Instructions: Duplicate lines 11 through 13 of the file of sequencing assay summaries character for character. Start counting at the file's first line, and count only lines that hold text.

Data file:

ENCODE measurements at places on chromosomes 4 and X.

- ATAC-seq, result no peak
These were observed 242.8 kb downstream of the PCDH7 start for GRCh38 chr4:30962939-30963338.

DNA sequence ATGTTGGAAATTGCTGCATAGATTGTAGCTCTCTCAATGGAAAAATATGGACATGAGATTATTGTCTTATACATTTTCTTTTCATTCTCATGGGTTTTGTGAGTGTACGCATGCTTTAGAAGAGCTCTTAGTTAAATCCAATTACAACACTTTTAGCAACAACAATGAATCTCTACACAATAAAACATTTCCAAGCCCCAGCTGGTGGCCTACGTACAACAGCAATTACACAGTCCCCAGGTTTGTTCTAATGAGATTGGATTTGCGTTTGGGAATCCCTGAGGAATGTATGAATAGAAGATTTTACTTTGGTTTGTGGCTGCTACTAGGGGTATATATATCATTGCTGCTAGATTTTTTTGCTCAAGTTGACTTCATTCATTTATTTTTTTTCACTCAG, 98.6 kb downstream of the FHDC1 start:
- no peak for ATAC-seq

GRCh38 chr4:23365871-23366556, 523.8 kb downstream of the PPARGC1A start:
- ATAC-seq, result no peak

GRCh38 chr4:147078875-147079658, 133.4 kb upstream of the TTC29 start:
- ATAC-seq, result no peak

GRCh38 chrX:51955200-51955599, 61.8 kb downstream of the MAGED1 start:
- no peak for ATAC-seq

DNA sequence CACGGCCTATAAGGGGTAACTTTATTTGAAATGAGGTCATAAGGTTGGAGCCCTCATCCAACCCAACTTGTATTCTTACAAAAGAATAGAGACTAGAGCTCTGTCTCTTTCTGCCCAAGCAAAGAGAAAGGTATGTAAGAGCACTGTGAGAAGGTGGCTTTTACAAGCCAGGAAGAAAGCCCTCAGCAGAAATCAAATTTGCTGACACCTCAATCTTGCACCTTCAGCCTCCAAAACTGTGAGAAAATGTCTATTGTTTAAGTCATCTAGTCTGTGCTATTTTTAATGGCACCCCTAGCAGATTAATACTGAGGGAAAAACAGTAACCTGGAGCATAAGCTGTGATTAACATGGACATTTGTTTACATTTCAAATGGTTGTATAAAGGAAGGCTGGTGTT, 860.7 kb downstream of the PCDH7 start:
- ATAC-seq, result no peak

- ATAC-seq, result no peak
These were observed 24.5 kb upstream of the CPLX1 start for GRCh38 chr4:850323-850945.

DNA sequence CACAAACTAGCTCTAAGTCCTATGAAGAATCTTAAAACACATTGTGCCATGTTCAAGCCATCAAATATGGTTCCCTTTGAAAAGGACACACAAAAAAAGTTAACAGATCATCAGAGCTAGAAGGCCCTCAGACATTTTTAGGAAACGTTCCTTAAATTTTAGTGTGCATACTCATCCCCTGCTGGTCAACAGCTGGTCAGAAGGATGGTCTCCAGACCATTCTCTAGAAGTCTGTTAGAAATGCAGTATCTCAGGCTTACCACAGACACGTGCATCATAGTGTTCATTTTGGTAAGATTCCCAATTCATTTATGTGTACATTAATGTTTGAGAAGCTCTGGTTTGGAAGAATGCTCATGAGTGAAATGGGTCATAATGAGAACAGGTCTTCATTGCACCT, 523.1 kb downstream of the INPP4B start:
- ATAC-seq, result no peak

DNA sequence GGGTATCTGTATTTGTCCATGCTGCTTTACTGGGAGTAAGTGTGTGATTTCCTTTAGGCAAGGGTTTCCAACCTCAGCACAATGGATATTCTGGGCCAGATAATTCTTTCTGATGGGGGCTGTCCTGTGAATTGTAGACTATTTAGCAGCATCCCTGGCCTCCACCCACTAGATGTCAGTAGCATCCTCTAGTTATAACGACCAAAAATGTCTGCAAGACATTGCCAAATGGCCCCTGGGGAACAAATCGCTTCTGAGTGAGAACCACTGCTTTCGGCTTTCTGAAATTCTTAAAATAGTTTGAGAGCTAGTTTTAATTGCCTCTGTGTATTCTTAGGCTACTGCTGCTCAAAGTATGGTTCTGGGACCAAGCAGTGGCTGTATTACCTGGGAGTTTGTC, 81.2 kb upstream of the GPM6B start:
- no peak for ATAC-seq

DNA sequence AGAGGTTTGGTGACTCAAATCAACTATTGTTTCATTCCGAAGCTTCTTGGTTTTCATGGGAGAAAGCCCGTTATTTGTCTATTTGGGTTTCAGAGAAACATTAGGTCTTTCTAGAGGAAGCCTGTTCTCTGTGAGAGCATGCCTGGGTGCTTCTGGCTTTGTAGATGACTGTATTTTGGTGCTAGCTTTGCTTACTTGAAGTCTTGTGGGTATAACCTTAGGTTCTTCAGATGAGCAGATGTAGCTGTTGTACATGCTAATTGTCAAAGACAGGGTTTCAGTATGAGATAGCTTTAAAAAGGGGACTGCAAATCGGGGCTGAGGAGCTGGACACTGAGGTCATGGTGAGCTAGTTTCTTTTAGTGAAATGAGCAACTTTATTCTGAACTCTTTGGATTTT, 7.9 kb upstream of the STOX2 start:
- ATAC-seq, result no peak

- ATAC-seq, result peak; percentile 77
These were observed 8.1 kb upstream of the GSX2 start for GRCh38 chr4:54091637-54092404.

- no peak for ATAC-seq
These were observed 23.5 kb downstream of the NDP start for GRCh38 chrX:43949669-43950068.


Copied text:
- no peak for ATAC-seq

DNA sequence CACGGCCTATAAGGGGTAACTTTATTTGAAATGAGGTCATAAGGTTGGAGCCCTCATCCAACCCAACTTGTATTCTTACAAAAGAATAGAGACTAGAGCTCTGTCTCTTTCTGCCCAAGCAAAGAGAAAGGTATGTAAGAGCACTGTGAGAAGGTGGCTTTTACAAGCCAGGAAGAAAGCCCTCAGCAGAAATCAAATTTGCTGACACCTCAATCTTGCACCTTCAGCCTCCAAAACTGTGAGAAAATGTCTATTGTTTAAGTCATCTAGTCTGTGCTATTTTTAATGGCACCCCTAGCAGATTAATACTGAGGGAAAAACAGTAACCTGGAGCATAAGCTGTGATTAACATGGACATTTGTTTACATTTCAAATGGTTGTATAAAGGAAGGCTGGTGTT, 860.7 kb downstream of the PCDH7 start:
- ATAC-seq, result no peak